World's biggest iceberg starts moving for first time in decades — and it could cause some serious problems


The world’s largest iceberg has moved for the first time in 30 years after finally freeing itself from the ocean floor near Antarctica — and it could end up causing problems for wildlife.

Iceberg A23a “calved,” or fell off the greater glacier on the continent, from the western side of the Ronne Ice Shelf and floated in the Weddell Sea before it ended up caught on the ocean floor in 1986. The piece of ice, at a size of 1,500 square miles and weighing nearly a trillion metric tons, is about three times the size of New York City. 

The size makes it the world’s largest iceberg in the world, only briefly losing the title to iceberg A76 before that iceberg split into three fragments.

The iceberg’s trajectory will see it leave Antarctic shallows and enter the greater Southern Ocean, moving along a path known as “iceberg alley” where other chunks remain. 

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Famous explorer Sir Ernest Shackleton followed this same path when he made his escape from the area in 1916 after losing his ship to an ice crush, according to the BBC. 

Iceberg A23a near Antarctica seen from space

A satellite image of the world’s largest iceberg, named A23a, is seen in Antarctica on Nov. 15. (European Union/Copernicus Sentinel-3/Handout via Reuters)

Glaciologists and climatologists have tracked the iceberg’s movement with satellite imagery, allowing them to closely mark its trajectory. They have discerned the iceberg is accelerating as it travels out from the shore.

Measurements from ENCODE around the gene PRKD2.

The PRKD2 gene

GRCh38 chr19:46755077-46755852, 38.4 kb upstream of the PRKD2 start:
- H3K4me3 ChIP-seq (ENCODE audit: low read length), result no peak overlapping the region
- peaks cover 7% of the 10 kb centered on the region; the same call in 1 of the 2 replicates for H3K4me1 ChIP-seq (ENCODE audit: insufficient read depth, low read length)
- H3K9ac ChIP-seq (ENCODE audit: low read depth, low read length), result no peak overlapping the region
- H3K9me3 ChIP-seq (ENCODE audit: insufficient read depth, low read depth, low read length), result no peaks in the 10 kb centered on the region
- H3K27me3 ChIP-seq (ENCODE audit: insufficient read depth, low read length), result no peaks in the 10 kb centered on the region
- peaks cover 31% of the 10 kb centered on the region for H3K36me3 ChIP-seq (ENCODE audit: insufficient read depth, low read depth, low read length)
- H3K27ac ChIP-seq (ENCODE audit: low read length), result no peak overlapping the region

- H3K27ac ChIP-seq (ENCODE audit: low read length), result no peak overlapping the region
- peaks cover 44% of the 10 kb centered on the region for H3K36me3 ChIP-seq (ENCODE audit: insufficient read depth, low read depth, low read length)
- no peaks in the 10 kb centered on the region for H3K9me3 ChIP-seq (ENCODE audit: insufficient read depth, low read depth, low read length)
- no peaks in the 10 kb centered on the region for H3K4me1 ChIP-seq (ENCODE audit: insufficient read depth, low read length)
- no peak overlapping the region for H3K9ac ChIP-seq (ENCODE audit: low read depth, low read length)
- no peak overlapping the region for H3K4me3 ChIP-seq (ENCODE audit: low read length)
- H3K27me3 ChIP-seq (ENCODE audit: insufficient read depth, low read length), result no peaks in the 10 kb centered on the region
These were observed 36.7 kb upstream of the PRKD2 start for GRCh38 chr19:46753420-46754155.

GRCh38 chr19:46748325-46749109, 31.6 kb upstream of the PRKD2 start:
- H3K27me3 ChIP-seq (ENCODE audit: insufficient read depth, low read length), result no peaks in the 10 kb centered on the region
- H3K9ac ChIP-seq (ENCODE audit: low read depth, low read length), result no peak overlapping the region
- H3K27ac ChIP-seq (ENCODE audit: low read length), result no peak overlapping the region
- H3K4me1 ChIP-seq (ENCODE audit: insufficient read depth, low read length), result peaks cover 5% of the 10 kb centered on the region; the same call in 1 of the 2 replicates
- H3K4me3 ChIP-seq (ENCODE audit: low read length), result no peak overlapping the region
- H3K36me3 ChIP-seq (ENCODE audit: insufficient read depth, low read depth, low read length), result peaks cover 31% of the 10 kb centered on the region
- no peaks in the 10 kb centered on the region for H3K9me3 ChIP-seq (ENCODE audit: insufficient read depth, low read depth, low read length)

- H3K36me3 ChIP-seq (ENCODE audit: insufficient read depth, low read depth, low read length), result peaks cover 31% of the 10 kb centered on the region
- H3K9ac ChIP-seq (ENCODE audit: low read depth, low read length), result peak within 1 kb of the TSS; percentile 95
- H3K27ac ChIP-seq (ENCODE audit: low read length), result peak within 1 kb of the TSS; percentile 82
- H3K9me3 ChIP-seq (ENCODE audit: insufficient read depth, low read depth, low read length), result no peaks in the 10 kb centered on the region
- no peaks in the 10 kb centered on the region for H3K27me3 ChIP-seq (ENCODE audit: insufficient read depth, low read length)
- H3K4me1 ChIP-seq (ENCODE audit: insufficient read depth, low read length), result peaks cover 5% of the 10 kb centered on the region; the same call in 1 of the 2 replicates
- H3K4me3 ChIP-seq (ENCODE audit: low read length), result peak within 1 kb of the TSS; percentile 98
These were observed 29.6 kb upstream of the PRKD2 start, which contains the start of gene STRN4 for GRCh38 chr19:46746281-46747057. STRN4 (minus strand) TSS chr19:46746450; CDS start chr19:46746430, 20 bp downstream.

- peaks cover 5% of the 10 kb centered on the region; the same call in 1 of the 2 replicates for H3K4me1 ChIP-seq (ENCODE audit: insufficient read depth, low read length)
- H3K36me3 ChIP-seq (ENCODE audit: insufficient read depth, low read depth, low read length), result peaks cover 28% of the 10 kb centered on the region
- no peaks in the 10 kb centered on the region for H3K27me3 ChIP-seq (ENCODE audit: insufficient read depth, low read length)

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British Antarctic Survey glaciologist Oliver Marsh told Reuters that the iceberg could have finally dislodged from its spot on the ocean floor after thinning for the past few decades, giving it a “little bit of extra buoyancy” that has also allowed it to pick up speed faster than scientists would have anticipated. 

South Georgia Island glaciers and mountains

Glaciers and mountains of Drygalski Fjord on South Georgia Island, sub-Antarctica are seen. (Wolfgang Kaehler/LightRocket via Getty Images)

The iceberg could snag again once it reaches South Georgia Island, which could prove problematic for the local wildlife as the chunk of ice could block off much-needed access to necessary food. 

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South Georgia is home to myriad animal life, including seals, penguins and other seabirds that breed on the island. The lack of food access could endanger a swath of newborn animal populations. 

Iceberg near Antarctica, snowcapped mountains behind it

Melting icebergs are seen as scientists conduct fieldwork on Horseshoe Island in Antarctica within the 7th National Antarctic Science Expedition under the coordination of the Scientific and Technological Research Council of Turkiye MAM Polar Research Institute with the joint responsibilities of the Turkish Presidency and Turkish Ministry of Industry and Technology on Feb. 26. (Sebnem Coskun/Anadolu Agency via Getty Images)

If the iceberg doesn’t cause problems for South Georgia, it could end up heading toward South Africa, where it could cause massive disruptions to shipping lanes. 

A23a could end up suffering the same fate as A76 and another massive iceberg, A68, which also broke into smaller chunks as it entered warmer waters. 

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The melting iceberg could end up releasing the minerals gathered from its time as a glacier that dragged itself across the Antarctic continent, remaining frozen for thousands of years. The minerals provide some nutrients to organisms in the area, though not enough to make up for the potential loss of food access in the short term.

Reuters contributed to this report. 



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